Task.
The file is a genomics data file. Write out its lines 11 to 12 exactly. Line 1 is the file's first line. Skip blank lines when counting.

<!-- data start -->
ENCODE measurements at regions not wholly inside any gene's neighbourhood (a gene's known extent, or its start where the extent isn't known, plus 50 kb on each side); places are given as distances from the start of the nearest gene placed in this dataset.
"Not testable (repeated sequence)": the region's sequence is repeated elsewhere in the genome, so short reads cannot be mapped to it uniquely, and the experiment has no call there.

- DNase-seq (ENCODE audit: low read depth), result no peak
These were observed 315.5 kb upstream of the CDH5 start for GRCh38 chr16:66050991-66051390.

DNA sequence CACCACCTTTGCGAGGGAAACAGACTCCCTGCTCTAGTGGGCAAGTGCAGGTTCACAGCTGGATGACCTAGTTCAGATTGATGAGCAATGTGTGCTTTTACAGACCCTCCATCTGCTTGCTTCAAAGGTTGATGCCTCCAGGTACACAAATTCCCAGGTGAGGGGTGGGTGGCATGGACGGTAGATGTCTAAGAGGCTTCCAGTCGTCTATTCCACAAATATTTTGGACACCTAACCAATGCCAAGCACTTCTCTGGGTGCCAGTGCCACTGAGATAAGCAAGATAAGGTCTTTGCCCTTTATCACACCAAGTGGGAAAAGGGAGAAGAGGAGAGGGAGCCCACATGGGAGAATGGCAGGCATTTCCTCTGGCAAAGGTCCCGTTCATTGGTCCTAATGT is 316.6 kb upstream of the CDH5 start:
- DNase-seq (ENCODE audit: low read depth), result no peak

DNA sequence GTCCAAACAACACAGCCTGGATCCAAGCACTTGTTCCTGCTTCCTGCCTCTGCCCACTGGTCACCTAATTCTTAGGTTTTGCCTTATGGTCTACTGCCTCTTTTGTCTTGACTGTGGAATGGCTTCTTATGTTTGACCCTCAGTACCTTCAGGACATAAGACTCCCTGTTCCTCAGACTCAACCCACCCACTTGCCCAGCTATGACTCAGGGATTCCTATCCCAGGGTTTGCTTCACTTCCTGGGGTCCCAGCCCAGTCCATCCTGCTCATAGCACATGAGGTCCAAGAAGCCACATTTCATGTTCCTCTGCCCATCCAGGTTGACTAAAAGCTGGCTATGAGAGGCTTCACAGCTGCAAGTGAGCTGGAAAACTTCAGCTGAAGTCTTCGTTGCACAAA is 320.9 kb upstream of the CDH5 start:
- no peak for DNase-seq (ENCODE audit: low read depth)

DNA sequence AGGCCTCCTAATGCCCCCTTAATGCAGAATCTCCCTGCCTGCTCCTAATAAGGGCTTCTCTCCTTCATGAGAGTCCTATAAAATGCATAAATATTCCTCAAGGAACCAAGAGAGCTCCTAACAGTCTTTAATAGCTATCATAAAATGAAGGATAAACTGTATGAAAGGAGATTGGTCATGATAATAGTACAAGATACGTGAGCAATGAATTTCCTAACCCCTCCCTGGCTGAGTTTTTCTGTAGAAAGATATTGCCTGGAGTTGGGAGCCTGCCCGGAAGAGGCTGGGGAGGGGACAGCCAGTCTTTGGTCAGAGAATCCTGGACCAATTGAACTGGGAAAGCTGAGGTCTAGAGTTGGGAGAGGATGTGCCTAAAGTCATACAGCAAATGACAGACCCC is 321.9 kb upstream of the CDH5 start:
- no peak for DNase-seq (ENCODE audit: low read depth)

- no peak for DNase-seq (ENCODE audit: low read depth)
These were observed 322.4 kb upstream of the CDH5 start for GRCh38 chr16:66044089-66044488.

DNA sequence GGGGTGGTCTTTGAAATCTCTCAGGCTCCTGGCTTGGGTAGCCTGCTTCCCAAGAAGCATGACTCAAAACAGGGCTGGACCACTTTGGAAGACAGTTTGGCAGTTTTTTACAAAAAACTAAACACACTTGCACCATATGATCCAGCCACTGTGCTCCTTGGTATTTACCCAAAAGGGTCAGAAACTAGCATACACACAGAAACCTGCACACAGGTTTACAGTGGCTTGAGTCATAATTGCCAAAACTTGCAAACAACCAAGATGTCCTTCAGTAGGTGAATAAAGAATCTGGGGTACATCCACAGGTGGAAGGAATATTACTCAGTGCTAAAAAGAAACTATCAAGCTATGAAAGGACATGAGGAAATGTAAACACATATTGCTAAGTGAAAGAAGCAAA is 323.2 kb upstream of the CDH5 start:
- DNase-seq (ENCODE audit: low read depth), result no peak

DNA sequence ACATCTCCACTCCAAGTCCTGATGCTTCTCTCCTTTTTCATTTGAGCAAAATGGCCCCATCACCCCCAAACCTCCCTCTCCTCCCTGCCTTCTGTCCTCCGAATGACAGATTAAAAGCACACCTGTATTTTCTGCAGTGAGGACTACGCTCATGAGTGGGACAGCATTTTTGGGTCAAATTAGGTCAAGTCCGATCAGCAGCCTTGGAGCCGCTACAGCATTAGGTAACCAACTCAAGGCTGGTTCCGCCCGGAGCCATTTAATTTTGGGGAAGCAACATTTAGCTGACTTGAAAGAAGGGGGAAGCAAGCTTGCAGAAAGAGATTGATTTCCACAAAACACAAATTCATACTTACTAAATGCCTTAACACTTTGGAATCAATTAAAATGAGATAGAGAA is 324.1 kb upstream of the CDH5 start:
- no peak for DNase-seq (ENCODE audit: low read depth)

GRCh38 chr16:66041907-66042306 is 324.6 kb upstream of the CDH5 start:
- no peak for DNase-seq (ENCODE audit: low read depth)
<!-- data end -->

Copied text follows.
- no peak for DNase-seq (ENCODE audit: low read depth)
These were observed 322.4 kb upstream of the CDH5 start for GRCh38 chr16:66044089-66044488.